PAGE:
By Akosua Albritton

October 1, 2015, 10:01 am

 

It seems an extraordinary natural occurrence is required to untangle me from the vines of various issues to present more great edible and medicinal plants that literally sprout from the cracks of Brooklyn’s cement. Yes, it takes the big bold Harvest Moon and the eclipse. This herb witch in training offers four more plants to showcase: Bittersweet Nightshade, Plantain Leaf, Sweet Gum Tree, and Sassafras Bush.

Bittersweet Night Shade (Solanum dulcamara) is found growing in a tangle on chain link fences and

Bittersweet Nightshade

Bittersweet Nightshade

on the ground. This plant is a vine with small green leaves, delicate little violet flowers with yellow pistils, and diminutive red berries filled with many seeds that look very much like tomatoes. Bittersweet Nightshade is toxic to eat. It is used for such skin conditions as calluses and warts. Pop open one or two berries and place it on the callus to allow the liquid to soak into the callus and surrounding area but, have it dripping off the area for treatment.

After several minutes (7 to 15 minutes), remove the berry and stray seeds. Depending on the size of the callus or wart, one may see a visible shrinkage of the growth. Remember, nature takes it time, therefore, do several applications over a course of weeks where, in all cases, the opened berry or berries cover the affected area for several minutes. Bandaging the area will keep the berry in place, but will absorb the berry juice.

Narrow Plantain Leaf

Narrow Plantain Leaf

Plantain Leaf, also called White Man’s Foot (Plantago major), grows as profusely as white clover and dandelion. It is an oval-shaped green leaf with veins running vertically through it. Another variety of it is a slender leaf. In the spring the oval kind have a rounder shape (the way many infant beings appear) and about one inch in length. By late fall, the leaves are at least three inches long and sharing space with much longer narrow seed stalks. These seeds are psyllium which is one of the active ingredients in bowel cleansers. Chew a few stalks-grinding each one carefully—and later, drink a tall glass of water to experience psyllium’s effectiveness.

Broad Leaf Plantain with Psyllium Stalks

Broad Leaf Plantain with Psyllium Stalks

Plantain is healing and soothing for such eye problems as eye fatigue and conjunctivitis or Pink Eye. The leaves are steeped in boiling hot water for a few hours for optimal extraction of its active ingredients. Its juice is excellent for insect bites, skin abrasions and anti-inflammatory aiding in rashes, cramps, and hemorrhoids.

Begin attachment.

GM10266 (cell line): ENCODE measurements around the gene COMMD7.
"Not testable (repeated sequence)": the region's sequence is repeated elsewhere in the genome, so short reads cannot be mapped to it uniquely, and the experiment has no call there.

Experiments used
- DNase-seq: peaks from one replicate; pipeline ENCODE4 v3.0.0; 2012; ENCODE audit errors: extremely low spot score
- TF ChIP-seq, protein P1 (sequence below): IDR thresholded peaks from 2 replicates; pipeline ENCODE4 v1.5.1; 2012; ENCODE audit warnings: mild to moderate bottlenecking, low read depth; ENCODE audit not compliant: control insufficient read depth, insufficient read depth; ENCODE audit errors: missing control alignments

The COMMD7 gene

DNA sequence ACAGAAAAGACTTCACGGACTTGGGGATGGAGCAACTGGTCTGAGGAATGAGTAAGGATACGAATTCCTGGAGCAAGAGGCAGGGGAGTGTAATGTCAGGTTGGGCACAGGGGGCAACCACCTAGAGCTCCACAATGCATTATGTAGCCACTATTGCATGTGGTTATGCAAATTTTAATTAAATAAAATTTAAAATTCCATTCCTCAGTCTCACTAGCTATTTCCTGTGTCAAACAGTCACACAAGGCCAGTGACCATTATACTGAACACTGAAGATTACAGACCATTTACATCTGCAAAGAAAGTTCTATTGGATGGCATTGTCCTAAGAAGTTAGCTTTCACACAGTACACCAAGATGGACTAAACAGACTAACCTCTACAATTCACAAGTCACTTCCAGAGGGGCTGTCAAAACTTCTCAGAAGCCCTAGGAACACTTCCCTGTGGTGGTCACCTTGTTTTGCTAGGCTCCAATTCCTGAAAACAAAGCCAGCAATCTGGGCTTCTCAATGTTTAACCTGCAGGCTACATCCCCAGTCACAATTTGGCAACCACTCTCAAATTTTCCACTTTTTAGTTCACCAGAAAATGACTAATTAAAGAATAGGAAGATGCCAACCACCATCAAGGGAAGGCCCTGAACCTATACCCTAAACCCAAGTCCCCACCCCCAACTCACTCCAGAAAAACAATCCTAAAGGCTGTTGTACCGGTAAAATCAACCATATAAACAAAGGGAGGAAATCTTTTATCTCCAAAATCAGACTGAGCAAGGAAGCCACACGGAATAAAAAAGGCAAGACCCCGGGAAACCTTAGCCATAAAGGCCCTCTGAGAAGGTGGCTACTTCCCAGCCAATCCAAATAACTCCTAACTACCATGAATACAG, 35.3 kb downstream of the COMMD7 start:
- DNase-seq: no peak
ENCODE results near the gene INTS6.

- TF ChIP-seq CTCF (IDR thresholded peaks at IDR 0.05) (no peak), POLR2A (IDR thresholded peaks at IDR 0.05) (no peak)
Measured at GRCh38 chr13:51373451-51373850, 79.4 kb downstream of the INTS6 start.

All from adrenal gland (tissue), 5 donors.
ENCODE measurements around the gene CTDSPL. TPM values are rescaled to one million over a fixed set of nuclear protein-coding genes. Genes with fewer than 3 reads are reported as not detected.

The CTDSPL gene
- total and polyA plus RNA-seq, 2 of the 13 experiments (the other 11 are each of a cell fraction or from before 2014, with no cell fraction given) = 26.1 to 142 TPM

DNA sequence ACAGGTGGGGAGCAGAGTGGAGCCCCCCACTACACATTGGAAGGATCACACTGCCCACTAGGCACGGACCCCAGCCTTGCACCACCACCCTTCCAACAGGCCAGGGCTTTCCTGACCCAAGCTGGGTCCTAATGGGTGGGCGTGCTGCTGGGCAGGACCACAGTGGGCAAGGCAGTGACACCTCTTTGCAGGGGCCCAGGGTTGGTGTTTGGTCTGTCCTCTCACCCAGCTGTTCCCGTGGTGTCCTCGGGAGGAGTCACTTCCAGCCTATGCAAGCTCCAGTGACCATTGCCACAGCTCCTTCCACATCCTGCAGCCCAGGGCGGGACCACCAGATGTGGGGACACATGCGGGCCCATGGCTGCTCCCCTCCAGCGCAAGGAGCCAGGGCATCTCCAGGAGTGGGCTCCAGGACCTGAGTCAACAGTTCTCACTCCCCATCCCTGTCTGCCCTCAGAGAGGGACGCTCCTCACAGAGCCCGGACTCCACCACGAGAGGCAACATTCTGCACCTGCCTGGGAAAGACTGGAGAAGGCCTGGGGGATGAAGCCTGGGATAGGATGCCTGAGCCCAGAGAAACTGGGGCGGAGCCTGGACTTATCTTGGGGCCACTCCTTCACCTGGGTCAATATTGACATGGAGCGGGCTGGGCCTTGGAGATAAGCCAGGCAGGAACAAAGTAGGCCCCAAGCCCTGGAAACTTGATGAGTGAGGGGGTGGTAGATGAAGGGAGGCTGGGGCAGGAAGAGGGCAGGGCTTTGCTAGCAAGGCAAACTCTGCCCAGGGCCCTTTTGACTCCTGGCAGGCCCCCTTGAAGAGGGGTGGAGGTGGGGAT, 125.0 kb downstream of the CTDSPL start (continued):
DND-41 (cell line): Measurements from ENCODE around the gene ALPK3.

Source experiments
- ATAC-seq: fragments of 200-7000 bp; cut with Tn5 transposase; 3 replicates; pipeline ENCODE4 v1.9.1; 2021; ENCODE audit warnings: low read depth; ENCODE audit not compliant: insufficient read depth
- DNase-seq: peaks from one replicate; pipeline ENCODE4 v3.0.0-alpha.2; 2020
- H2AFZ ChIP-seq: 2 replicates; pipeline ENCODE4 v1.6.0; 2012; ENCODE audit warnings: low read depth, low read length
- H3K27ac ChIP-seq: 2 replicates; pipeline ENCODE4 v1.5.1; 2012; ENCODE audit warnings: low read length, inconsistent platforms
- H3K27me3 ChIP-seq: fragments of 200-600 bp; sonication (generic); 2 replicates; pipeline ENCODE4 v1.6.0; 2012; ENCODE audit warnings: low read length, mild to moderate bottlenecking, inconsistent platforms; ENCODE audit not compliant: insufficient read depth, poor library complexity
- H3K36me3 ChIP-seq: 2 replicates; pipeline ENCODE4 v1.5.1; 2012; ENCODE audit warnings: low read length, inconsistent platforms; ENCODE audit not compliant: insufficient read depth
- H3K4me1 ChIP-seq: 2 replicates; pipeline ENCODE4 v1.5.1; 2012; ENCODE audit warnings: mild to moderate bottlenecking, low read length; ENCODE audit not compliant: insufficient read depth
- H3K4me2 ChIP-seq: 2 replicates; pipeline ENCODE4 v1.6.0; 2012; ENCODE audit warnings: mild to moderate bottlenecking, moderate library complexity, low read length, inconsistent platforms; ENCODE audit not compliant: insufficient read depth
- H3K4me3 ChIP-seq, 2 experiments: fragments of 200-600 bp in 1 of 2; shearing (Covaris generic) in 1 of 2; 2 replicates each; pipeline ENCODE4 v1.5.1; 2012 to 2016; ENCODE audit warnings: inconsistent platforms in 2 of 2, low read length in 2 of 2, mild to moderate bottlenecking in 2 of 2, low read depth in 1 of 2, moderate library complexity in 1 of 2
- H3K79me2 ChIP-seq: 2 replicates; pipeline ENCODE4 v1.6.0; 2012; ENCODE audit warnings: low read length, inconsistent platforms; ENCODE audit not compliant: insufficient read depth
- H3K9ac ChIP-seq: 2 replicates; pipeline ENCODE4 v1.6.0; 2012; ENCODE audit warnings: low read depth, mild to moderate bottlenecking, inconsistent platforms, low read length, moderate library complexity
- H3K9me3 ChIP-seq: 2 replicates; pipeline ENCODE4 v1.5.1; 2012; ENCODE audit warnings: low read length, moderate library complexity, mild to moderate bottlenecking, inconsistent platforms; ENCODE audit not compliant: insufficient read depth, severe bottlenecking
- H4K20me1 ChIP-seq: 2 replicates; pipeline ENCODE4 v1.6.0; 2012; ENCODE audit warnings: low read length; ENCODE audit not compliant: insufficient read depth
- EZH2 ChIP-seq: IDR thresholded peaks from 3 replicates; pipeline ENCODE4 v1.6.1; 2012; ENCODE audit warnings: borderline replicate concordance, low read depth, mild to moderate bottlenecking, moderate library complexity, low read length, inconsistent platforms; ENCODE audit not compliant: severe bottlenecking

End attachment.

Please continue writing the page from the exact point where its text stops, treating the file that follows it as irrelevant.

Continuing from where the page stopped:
Rich in Silica, it is an edible plant that would make a tasty addition to salads. By late fall, the mature plant is a bit tough to chew. Cooking it in water for a few minutes tenderizes it and gives the leaf a look similar to sea vegetables. Try seasoning it with ginger, soy sauce, and garlic; then serve it to guests. Watch how many will be surprised that they are eating the weed Plantain and not Nori or Wakame.

Close-up of Seed Pods

Close-up of Seed Pods

Sweet Gum Tree: Ever notice the spiky balls that fall from a tall tree? Those are Sweet Gum (Liquidambar styraciflua) tree seed pods. The resin from this tree is chewy like chewing gum and mildly bitter. It is also soothing for sore throat. The bark is astringent; therefore, a skin toner is made by boiling the bark in water. Adding a squirt of fresh lime or lemon juice or whipped Aloe Vera gel, boosts the skin toning effect. Sweet gum tree tea is effective relief from the Flu.

 

Sassafras

Sassafras

 

The Sassafras Tree (Sassafras albidum) distinguishes itself by growing three distinctive leaves throughout it: One leaf is shaped like a trident; another leaf looks like a catcher’s mitt and the other is oval-shaped. If all three leaf shapes are not found on the tree, then the seeker has not come upon a Sassafras tree. This tree can be mistaken for a bush during its first years of growth. Sassafras is considered a spring tonic by some herbalists. This tonic is made by boiling the bark of the root or steeping the leaves in boiling hot water. It is good for the stomach and purifies the blood. Sassafras is the flavor associated with manufactured root beer sodas.


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About The Author

Akosua is a communicator who loves to inform, engage, and enable her fellow New Yorkers. You may find her in a classroom, in an auditorium, or on a city street teaching the social sciences. Her favorite topics are Brooklyn culture & history, consumer technology, edible weeds, and African cinema. She holds a MS in City Planning from Pratt Institute.

Akosua is a communicator who loves to inform, engage, and enable her fellow New Yorkers. You may find her in a classroom, in an auditorium, or on a city street teaching the social sciences. Her favorite topics are Brooklyn culture & history, consumer technology, edible weeds, and African cinema. She holds a MS in City Planning from Pratt Institute.

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